Crafted Coral: Get to Know Fiber Artist Vanessa Barragão
Vanessa Barragão is a Portuguese textile artist who upcycles yarn from the textile industry. Her work raises awareness about the fashion industry’s damage to the planet. Simultaneously, she honors the slow fashion of the past by practicing ancestral handcrafts, including crochet.
Vanessa learned the craft from her mother and grandmothers when she was young. “I consider myself a lucky person since I come from a family where crochet is a really well-known technique,” she says, adding that her family history makes it important to include crochet in her work. “It’s almost like it was already natural and part of it to include this part of me in my pieces. Besides, crochet is one of my favorite techniques, and its simplicity brings beauty to my artworks.”
Vanessa’s interest in artisanal eco-friendly crafts grew as she worked on her master’s degree in fashion and textile design at the University of Lisbon. After graduating, she opened her own studio through which she creates rugs and tapestries that incorporate crochet, knitting, weaving, and latch hooking.
Asked about the crochet in her pieces, she says, “The base stitch of my work is the slip stitch. Since it is a simple stitch, I can work from there to develop different shapes according to the different types of sea creatures that I want to represent.”
Vanessa has always felt a deep connection to the ocean, so it is no surprise that this theme permeates her work. She shares a story:
“I started snorkeling when I was very little. However, since my town doesn’t have such a colorful and exotic seabed, what I used to see were just “simple” ocean views—sand, a few rocks, and small fishes. I was always curious about how it looked on the Caribbean side. When I was eleven, I finally got to find out. I saw how beautiful, colorful, and full of life those environments were. I was surprised, and this memory continues to inspire me today.”
Vanessa notes that the ocean absorbs pollution, which leads to damage across many species. Her crochet reefs and bleached coral collections express this concern. Vanessa is fascinated by coral reefs, which she calls “cities of the bottom of the sea.” She finds their structure inspiring and is able to mimic it in recycled fabric while using her creations to raise awareness about their destruction. She chooses all of her fibers from the deadstock of local textile factories. The material would otherwise go to a landfill, but Vanessa cleans it and then reuses it in her projects.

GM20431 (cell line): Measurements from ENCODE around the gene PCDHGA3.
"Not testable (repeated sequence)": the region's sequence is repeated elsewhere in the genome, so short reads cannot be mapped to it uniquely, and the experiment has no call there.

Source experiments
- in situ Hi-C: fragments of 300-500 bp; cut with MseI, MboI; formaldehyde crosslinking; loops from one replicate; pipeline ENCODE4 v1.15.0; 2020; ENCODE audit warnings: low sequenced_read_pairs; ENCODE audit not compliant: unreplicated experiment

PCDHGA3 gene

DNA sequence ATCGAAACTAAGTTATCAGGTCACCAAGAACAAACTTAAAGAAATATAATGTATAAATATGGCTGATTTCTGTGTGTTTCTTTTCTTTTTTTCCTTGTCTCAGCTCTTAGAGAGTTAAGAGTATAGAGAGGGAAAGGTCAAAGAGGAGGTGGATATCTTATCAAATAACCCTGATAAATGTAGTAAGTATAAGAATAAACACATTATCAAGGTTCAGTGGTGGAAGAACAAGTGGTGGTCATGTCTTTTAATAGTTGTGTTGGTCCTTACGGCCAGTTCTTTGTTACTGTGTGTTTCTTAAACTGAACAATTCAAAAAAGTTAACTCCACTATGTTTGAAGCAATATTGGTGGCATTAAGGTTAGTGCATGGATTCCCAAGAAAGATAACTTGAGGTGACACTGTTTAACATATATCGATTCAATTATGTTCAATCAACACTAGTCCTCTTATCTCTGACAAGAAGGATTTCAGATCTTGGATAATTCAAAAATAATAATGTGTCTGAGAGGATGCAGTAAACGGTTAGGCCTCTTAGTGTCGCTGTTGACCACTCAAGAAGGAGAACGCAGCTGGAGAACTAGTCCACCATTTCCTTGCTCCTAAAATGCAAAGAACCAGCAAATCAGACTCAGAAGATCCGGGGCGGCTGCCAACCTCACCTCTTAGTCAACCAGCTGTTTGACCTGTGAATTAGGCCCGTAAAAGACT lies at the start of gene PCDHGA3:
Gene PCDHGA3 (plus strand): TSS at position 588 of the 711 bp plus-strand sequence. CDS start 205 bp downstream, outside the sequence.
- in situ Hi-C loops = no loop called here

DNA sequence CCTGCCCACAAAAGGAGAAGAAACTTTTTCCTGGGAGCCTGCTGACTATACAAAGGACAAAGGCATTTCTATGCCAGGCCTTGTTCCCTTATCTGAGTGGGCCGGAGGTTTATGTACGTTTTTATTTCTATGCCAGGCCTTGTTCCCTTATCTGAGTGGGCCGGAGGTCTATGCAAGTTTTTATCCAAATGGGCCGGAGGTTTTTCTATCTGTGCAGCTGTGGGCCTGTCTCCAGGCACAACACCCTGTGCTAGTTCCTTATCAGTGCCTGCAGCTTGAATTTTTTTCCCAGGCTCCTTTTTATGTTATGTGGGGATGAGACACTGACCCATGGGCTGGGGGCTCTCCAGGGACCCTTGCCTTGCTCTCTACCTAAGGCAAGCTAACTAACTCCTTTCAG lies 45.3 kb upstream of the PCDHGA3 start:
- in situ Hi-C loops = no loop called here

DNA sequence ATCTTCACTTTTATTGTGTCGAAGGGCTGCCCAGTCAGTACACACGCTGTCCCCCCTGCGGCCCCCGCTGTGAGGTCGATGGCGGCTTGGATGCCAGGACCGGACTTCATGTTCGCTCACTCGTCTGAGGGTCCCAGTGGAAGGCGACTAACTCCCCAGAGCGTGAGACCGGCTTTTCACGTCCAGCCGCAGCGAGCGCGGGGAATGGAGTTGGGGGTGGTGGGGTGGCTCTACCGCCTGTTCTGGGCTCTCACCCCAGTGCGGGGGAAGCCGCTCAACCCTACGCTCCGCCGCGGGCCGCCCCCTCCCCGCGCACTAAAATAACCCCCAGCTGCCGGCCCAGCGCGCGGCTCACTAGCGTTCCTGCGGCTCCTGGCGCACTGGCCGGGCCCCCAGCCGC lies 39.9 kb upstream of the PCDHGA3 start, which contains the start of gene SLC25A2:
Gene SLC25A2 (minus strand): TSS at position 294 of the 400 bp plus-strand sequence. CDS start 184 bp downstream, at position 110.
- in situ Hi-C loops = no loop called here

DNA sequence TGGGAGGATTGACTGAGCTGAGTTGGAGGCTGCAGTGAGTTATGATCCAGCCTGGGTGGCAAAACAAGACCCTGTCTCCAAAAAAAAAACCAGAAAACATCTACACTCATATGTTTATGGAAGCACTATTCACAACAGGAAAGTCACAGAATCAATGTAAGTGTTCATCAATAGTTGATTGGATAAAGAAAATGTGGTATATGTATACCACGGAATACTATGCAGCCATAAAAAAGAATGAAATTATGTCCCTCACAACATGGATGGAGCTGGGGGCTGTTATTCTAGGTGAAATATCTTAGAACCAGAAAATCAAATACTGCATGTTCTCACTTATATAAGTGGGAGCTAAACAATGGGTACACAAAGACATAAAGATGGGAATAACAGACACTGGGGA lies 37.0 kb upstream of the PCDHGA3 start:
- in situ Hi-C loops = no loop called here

Vanessa cares deeply about the textile industry’s effect on the earth and incorporated it into her graduate studies:
“When I was about to start my thesis, I decided to show my vision, turning my ideas into art, showing a way to be eco-friendly. That was how I started to care passionately about this issue, fighting against the negative impact the textile industry has on the environment, reusing resources for my work and using nonpolluting materials.”
Vanessa shares the number one environmental issue with regard to the fashion industry: “If I could shout at everyone and get the attention of the whole world, I would say to pay particular attention to the production methods in the fashion industry and for (the need to) recycle.” Vanessa explains that the chemicals used in the treatment and dyeing of fibers are harmful, there is excessive waste in the industry, and the machinery used in production wastes energy and puts out pollution.
Vanessa is grateful to be able to work in a career that she loves. “I feel like every single move and event is already a win, an accomplishment, and a highlight in my career,” she said. Still, having her Earth Rug piece shown at Milan Design Week in 2017 was a pivotal moment. “I felt ‘listened to,’ like from there on, I would have an attentive audience to ‘speak’ to, that people would pay attention to my art, to my thoughts, to my visions, and to my feelings.”
If you feel connected to Vanessa’s work, explore more of her art at www.vanessabarragao.com.
KATHRYN VERCILLO is an author of craft books, including Crochet Saved My Life and Hook to Heal. She blogs about the health benefits of crafting at https://blogs.psychcentral.com/crafting.
Featured Image: CREDIT: Image provided by Vanessa Barragão